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Did Lakshmir Bhandar Help Mamata Win?

By Ishita Ayan Dutt
Last updated on: June 06, 2024 12:28 IST
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The welfare schemes of the government, particularly Lakshmir Bhandar, have had a major impact on the electoral outcome.

IMAGE: Trinanool Congress leader Mamata Banerjee shows a victory sign after casting her vote in Kolkata, June 1, 2024. Photograph: ANI Photo

It was just before the fourth phase of the general election in West Bengal.

Two men at a tea stall in Krishnanagar town in the Nadia district were engrossed in a discussion around the possible poll outcome in the constituency where the Trinamool Congress' Mahua Moitra was pitted against the Bharatiya Janata Party's Amrita Roy, also known as 'Rani Ma'.

The men were sure to vote for the saffron party. But the women at home?

"They are saying they will vote for the BJP. We are not so sure, though. It could very well go in favour of 'Lakshmir Bhandar'," they said.

Moitra won the Krishnanagar Lok Sabha constituency by a margin of 56,705 votes. While myriad reasons decide the outcome in a seat, the plethora of welfare schemes of the Mamata Banerjee government, especially the monthly financial assistance for women, Lakshmir Bhandar, has played its part in West Bengal's poll outcome.

Of the 42 seats in West Bengal, the TMC has won 29 seats and the BJP 12; the Congress has won one seat.

Mamata's party is up seven from the last general election of 2019; its principal challenger, BJP, is down by six seats.

Lakshmir Bhandar

Political analysts say that the welfare schemes of the government, particularly Lakshmir Bhandar, have had a major impact on the electoral outcome.

The scheme was implemented after the assembly election of 2021 for women between the ages of 25 years and 60 years. So in a way, its impact on the electorate was felt for the first time.

According to Election Commission data, the average male turnout in the first six phases in West Bengal was 77.96 per cent while female turnout was 81.19 per cent.

Social and economic impact

Lakshmir Bhandar has had a "tremendous" response among the women of the state, according to Amit Mitra, principal chief advisor to the West Bengal chief minister.

"There are two complementary sides to the unique programme. It has brought about the social empowerment of women. At the same time, much of the outgo comes back into the market, stimulating demand," Mitra pointed out.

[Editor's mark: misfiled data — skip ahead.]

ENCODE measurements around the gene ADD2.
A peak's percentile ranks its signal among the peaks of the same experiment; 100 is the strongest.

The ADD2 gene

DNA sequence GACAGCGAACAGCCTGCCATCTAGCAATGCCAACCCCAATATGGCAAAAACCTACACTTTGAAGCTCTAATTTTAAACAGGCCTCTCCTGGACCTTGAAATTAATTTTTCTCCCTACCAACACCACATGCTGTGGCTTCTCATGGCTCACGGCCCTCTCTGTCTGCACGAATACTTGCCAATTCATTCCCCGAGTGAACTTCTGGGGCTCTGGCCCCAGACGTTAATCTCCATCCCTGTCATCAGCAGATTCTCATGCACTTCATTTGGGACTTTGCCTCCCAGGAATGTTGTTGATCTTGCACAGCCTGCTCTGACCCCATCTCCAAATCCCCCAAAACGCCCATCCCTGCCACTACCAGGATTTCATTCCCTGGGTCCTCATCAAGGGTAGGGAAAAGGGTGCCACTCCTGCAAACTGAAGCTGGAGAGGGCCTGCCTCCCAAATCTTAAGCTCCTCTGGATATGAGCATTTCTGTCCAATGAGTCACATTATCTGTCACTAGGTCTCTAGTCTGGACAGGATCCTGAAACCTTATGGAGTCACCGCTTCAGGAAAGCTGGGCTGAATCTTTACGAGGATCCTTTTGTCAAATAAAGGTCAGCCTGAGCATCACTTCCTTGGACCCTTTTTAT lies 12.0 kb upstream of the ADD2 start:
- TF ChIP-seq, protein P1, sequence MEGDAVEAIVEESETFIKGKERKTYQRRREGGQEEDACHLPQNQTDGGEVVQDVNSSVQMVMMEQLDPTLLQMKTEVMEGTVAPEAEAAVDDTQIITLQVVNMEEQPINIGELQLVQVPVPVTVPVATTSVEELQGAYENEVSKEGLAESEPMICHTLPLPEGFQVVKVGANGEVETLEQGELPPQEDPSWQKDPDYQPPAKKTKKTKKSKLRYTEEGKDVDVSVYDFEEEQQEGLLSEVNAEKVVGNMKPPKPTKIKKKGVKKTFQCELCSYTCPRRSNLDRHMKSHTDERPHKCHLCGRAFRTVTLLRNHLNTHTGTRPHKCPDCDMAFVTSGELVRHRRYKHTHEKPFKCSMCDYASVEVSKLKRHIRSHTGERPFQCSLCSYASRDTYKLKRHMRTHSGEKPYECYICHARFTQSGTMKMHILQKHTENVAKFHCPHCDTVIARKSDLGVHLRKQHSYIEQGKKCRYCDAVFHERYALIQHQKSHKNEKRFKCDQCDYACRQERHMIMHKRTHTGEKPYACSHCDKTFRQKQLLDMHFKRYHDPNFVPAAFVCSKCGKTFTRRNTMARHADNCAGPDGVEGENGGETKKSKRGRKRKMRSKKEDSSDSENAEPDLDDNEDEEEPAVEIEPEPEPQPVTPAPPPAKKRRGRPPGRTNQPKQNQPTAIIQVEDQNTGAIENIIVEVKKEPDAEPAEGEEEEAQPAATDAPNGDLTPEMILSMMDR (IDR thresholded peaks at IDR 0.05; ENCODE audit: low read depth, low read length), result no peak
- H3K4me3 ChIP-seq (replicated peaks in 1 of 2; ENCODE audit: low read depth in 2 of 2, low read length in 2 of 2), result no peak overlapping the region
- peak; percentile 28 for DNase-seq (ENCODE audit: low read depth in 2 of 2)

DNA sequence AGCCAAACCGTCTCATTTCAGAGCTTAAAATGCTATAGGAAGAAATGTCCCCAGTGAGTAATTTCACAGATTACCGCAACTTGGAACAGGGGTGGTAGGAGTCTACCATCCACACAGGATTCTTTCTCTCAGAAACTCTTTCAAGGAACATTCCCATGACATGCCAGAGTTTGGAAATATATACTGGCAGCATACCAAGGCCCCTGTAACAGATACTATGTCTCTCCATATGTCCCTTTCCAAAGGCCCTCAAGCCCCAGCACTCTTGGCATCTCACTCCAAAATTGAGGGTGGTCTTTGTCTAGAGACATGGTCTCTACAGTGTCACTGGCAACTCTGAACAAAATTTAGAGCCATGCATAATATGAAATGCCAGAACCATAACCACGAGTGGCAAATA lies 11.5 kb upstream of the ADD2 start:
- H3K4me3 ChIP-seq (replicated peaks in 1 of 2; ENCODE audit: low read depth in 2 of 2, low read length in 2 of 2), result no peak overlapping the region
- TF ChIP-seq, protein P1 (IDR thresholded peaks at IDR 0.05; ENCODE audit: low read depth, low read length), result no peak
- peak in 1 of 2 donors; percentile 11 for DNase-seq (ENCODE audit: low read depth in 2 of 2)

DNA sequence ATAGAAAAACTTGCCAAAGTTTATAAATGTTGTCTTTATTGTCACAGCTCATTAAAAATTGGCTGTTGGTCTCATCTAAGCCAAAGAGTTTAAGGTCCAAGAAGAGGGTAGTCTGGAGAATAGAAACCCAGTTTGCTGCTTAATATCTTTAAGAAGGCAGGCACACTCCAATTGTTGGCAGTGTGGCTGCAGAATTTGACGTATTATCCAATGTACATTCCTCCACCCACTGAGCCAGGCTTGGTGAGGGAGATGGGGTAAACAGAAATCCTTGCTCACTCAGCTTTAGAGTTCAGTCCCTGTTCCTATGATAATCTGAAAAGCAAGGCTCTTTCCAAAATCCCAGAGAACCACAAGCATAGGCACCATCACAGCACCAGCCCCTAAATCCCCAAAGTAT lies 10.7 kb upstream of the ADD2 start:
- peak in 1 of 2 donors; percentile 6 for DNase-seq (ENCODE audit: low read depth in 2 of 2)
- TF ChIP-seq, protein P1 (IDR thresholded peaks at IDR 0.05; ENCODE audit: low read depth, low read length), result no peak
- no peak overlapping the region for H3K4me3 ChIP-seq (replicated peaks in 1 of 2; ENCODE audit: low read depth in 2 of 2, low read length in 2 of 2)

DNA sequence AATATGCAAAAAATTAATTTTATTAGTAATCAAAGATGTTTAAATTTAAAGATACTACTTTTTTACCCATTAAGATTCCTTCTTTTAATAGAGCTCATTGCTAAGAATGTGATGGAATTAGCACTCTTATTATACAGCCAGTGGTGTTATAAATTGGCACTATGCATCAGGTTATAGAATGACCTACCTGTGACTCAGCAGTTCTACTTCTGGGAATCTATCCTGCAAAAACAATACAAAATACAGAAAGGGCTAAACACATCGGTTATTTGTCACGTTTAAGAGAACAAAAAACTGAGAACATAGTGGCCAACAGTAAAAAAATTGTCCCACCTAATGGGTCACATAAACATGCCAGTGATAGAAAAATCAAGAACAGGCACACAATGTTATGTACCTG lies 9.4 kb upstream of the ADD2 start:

According to the West Bengal Budget speech for 2024-2025, the scheme's expenditure in 2023-2024 was at Rs 10,101.87 crore (Rs 101.0187 Billion).

An additional annual allocation of Rs 12,000 crore (Rs 120 billion) has been provided as the financial assistance under the scheme has been enhanced to Rs 1,200 per month for women belonging to Scheduled Caste/Scheduled Tribe communities and to Rs 1,000 per month for women belonging to other categories.

About 21.1 million women have registered under the scheme.

There are other schemes that feed into overall women-centric measures.

These include the acclaimed Kanyashree (financial assistance to girls for pursuing higher education), facilitating huge resource mobilisation for self-help groups, and student credit cards for all (offering a maximum loan of Rs 10 lakh at a subsidised interest rate of 4 per cent per annum), Mitra said.

Job creation

West Bengal has also created jobs through multiple channels, Mitra said.

"There were 49 micro, small and medium enterprise clusters when Mamata's government came to power. Today, there are more than 550 clusters across the state which have become major providers of jobs."

There are a growing number of gig workers in the massive fulfilment centres of e-commerce companies and startups in the state.

Political narrative

With its inclusive politics, Mamata anyway had a stranglehold on the Muslim vote bank. The Citizenship (Amendment) Act helped it consolidate further, analysts said.

Political analyst Sabyasachi Basu Ray Chaudhury added that the 'kendrer banchona' (neglect by the Centre) narrative may have struck a chord with the electorate.

"Bengal has probably felt deprived since 1911 when the British moved the capital from Calcutta to Delhi. The Left Front throughout its rule has driven home the 'kendrer banchona' point.

"Mamata has also convincingly floated the theory with the issue of withholding of MGNREGA funds," he said.

Bengal BJP

The saffron party's failings in Bengal have been a boost to the TMC. In 2019 when the BJP had got 18 seats, it was under the leadership of Dilip Ghosh, who had more organisation and mobilisation capacity, Basu Ray Chaudhury said.

Also, the acceptability of turncoat politicians in Bengal's politics is low.

Bengal BJP Chief Spokesperson Samik Bhattacharya pointed out that no organisation was foolproof.

"We will introspect and see what steps are to be taken." While the poll results were below expectations, he said the BJP had won 12 seats in West Bengal.

Feature Presentation: Ashish Narsale/

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Ishita Ayan Dutt
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